opportunities for maxed-out RRSP investors on a largely unrestricted and intergenerational basis. One could say that corporate class funds play a starring role in the next tax-efficient frontier – non-registered portfolio construction.

A close look at corporate class funds
Corporate class funds can help clients meet all of these goals, mainly because of the advantageous
tax treatment extended to mutual funds that are held within a single taxable corporation, rather than
a trust.

Within a corporate class structure, each mutual fund is contained within a separate class of shares.
What this means is that:

  • Shareholders can switch from one class of shares to another without incurring tax consequences
  • Income earned by shareholders is distributed as dividends or capital gains, which attract lower
    marginal tax rates than interest earnings, or withdrawals of capital and earnings from an RRSP or RRIF.
  • Income distributions made to shareholders are reduced at source through a Capital Gains Refund
    Mechanism, which limits capital gains that flow to investors and allows the corporation to share
    the income and expenses of all share classes.
  • The funds can be managed so that there are minimal or no annual distributions of taxable
    income. (This has been the case, for example, with CI Corporate Class funds since their inception.)

Remember that in a non-registered environment, the most tax-efficient way to accumulate capital is with an income-producing asset such as a business, property or investment that will generate capital gains on disposition. With an investment within corporate class funds that increases in value over time, unrealized capital gains are never taxed until redemption. Then, only 50% of the gains are taxable. Further, capital gains realized in the tax year can be offset by capital losses of the current year, or any unused losses incurred from 1972 to the present.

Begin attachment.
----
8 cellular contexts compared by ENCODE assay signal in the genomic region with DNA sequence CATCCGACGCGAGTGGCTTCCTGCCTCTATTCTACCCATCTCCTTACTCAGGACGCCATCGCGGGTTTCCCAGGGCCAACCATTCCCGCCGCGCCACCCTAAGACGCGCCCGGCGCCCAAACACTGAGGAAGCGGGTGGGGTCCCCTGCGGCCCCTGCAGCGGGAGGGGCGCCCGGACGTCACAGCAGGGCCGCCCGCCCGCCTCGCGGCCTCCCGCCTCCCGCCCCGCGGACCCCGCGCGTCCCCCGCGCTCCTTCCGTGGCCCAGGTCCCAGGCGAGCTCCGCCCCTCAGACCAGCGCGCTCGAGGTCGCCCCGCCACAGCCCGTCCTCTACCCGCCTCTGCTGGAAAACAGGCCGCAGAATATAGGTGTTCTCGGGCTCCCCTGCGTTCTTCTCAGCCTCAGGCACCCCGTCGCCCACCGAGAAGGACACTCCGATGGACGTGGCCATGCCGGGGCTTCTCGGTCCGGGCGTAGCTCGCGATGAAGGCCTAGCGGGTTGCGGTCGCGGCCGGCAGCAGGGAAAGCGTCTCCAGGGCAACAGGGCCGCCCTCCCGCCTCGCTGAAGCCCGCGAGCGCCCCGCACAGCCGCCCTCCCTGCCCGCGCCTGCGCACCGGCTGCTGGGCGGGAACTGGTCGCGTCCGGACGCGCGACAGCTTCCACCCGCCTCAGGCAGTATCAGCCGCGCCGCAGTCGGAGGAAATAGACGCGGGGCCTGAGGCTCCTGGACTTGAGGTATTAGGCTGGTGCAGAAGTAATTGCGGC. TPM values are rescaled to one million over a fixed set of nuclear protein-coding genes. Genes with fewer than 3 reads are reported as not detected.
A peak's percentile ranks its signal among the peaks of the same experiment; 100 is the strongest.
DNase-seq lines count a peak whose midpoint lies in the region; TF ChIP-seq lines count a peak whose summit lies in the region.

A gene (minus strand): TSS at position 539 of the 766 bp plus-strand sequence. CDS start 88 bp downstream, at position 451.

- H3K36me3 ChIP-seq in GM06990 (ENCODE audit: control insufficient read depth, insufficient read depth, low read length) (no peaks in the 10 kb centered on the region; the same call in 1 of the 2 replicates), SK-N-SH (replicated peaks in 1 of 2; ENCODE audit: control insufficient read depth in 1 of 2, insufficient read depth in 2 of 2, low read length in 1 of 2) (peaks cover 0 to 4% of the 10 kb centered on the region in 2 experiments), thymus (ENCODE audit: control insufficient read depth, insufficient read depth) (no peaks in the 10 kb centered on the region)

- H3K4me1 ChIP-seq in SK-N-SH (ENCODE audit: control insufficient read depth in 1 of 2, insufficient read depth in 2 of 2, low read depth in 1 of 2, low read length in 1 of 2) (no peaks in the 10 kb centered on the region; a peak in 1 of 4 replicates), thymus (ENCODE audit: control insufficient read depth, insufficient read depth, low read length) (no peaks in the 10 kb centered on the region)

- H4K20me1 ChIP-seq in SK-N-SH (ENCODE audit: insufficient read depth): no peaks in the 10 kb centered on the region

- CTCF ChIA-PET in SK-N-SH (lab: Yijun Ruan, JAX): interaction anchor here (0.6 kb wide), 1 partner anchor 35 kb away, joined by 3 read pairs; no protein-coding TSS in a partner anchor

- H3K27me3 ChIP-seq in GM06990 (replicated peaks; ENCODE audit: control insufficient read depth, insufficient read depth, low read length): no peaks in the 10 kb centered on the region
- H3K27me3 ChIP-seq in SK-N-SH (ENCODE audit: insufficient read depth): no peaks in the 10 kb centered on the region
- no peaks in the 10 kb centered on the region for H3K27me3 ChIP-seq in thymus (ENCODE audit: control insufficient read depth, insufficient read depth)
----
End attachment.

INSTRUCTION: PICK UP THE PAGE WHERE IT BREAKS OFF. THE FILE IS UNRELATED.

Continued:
Given these features, the astute financial advisor can in fact produce stellar results over the long term
for clients who have maximized their RRSPs. When you choose corporate class funds and employ basic tax-efficient investment strategies within a non-registered account, you will be able to unleash the power of tax-deferred compounded growth.

Evelyn Jacks is the author of 30 best-selling books on the subject of personal income taxation, and the President of Knowledge Bureau, Inc., Canada’s leading professional education publisher in the tax and financial services industry, specializing in delivering courseware and information services to knowledge-based practices. For more information call toll free 1-866-953-4769 or visit www.knowledgebureau.com.

This article is written to be of a general nature and neither the author, her company, employees, subcontractors or others associated with The Knowledge Bureau can take responsibility for any results, positive or negative, taken by any persons. While the author received a fee to write this article, she is not in the business of providing advice on investment products and is not registered and licensed to do so, nor does the author have any compensatory relationship, or beneficial ownership regarding the sale of investment products discussed herein